The History of the AR-15

A Colt AR-15 Sporter SP1 Carbine rifle. The AR-15 was invented by Eugene Stoner in the late 1950’s and was intended for military use. Photo via Wikimedia Commons.

The AR-15 rifle was designed by Eugene Stoner in the late 1950’s in response to a request from Willard G. Wyman, the then Commanding General of the Continental Army. Wyman wanted a military rifle that would utilize smaller bullets, which, due to their lack of stability in materials denser than water, cause much more damage to the human body than larger, more stable bullets. The AR-15 had .22 caliber bullets instead of its precursor’s .30.
Originally produced by the firearms manufacturer Armalite (hence the ‘A’ in ‘AR’), Colt bought the design in 1959. By 1965, the weapon had been adapted into the M-16, which had become the standard military assault rifle. However, in mid-1967, due to the M-16’s technological difficulties, the House Armed Services committee formed a subcommittee to investigate its “effectiveness.”

The head of the committee, Missouri Representative Richard Ichord, wrote to Stoner, asking about the physical effect of the smaller bullets. Ichord described a story he had heard from a soldier, detailing the gruesome result of the M-16 on an assailant who was shot in the head in comparison to the less destructive effect of a .30 caliber bullet under similar circumstances. Stoner explained that this is to be expected, again due to the smaller bullet’s instability.

Colt lost its M-16 contract with the government in 1988. By 1989, many of the AR-15’s original patents had expired, and “knockoff” AR-15s became common and available to civilians. Unlike the M-16, the AR-15 was only semiautomatic so as to comply with federal requirements; it could only fire one shot per trigger squeeze.

In 1994, President Clinton signed an assault weapons ban, outlawing the AR-15 and similar weapons. In 2004, the act was nullified, and AR-15s again became common. Soon after, mass shootings became more frequent. On October 7, 2007, 20 year old Tyler Peterson shot and killed seven people including himself in an apartment in Crandon, Wisconsin.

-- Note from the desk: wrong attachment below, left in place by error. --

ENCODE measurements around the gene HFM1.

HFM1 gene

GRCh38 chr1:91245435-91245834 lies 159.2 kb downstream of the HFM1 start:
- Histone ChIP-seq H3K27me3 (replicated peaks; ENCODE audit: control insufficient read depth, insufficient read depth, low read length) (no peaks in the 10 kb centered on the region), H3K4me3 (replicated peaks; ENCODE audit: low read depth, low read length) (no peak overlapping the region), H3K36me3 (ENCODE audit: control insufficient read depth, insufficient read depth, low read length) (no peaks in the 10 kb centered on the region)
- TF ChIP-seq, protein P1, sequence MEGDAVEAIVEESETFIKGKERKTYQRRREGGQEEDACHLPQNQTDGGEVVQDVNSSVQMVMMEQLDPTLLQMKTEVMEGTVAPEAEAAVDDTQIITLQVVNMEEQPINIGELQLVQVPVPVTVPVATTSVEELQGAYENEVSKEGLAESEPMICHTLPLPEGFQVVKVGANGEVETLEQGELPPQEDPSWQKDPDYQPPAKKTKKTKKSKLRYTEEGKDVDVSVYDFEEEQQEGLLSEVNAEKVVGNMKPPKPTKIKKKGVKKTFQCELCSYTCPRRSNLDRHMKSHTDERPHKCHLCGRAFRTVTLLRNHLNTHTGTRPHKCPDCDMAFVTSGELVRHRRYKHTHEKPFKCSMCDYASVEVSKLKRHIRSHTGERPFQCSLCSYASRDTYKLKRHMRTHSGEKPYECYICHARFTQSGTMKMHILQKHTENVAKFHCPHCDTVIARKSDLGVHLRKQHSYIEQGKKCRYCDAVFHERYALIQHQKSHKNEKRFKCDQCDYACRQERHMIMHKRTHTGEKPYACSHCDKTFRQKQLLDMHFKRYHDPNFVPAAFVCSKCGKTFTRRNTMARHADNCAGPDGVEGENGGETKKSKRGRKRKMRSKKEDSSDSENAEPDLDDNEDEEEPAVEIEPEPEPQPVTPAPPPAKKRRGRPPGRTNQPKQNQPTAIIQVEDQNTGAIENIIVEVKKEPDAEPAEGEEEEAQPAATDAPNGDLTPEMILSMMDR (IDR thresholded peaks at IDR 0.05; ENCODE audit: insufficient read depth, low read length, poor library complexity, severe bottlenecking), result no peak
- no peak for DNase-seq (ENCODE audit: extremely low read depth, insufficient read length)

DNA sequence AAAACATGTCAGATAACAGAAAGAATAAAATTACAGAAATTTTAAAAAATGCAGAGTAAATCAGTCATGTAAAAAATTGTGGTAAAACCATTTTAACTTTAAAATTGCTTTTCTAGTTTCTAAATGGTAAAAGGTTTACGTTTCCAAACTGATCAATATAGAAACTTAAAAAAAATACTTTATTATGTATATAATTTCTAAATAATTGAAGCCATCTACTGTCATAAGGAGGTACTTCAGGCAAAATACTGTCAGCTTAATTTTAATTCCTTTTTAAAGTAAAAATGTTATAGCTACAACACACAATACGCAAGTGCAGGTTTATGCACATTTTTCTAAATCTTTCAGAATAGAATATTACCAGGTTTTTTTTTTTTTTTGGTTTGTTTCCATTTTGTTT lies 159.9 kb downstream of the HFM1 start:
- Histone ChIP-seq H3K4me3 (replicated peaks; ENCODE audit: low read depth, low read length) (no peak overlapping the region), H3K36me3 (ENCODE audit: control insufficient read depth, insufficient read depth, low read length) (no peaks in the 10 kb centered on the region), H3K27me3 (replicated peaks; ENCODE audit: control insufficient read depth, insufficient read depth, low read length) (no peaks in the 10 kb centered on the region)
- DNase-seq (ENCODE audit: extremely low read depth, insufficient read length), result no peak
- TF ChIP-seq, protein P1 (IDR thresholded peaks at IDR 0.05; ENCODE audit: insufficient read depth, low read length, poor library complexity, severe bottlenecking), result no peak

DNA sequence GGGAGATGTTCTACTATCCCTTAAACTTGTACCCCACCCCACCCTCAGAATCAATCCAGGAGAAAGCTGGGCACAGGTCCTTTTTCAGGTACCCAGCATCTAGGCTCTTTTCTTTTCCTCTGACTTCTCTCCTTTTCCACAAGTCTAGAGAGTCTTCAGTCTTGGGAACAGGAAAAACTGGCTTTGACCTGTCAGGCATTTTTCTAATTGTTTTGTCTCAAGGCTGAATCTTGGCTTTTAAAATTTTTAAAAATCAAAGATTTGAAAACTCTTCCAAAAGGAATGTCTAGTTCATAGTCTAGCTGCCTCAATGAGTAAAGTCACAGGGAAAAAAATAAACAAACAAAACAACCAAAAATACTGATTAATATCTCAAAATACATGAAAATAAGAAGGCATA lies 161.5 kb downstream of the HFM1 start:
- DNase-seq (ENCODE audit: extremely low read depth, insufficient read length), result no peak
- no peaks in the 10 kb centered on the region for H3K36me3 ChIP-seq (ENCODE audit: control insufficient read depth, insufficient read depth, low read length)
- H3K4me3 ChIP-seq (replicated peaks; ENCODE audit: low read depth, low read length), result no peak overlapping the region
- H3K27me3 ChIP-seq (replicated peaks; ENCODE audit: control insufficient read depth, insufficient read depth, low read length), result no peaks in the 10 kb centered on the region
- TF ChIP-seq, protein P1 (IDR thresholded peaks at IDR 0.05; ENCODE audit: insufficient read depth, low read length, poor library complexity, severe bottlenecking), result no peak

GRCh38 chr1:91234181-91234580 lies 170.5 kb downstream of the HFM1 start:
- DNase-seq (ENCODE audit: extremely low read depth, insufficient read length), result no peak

In 2009, the National Shooting Sports Foundation helped the term “Modern Sporting Rifle” gain popularity as a bi-word for AR-15 style rifles.

In June 2012, James Holmes, 24, used an AR-15 style weapon to kill 12 and injure 70 at a movie theater in Colorado. Later that year, Adam Lanza, 20, killed his mother at home, then killed 20 students between the ages of six and seven and six adults at Sandy Hook Elementary School using primarily an AR-15.

The AR-15 remained popular. The NRA remarked that perhaps the “AR” should stand for “America’s Rifle.” Anyone 18 and older could buy an assault weapon, often with little to no waiting period or comprehensive background checks, despite these being mandated by federal legislation. Many guns are sold illegally or by sellers without a federal license, who do not need to conduct background checks.

In 2013, John Zawahri used an AR-15 style rifle to kill five and injure others at a house in Santa Monica, CA. In 2015, Syed Rizwyan Farook and Tashfeen Malik used AR-15 style rifles to kill 14 and injure 21 in San Bernardino, California.

In 2016, Omar Mateen used an AR-15 style rifle to kill 49 and injure 58 at a gay nightclub in Orlando, Florida.

Although Eugene Stoner, the originator of the AR-15, passed away in 1997, his family commented on the use of the weapon. “Our father, Eugene Stoner, designed the AR-15 and subsequent M-16 as a military weapon to give our soldiers an advantage over the AK-47,” the Stoner family told NBC News in June 2016. “He died long before any mass shootings occurred. But, we do think he would have been horrified and sickened as anyone, if not more by these events.”

In October, 2017, Stephen Paddock, 64, used an AR-15 and other weapons when he killed 58 people and injured many more from his hotel window at a Los Angeles music festival. In November of the same year, 26 year old Devin Kelley killed 26 people in a church in Texas using an AR-15.

The next day Dean Winslow, President Trump’s top pick for Assistant Secretary of Defense for Health Affairs, took a moment to remark “how insane it is that in the United States of America, a civilian can go out and buy a semiautomatic assault rifle like an AR-15,” during a hearing in Washington. He later asserted that this comment caused his appointment to the position to be put on indefinite hold, causing him to withdraw his name from consideration.

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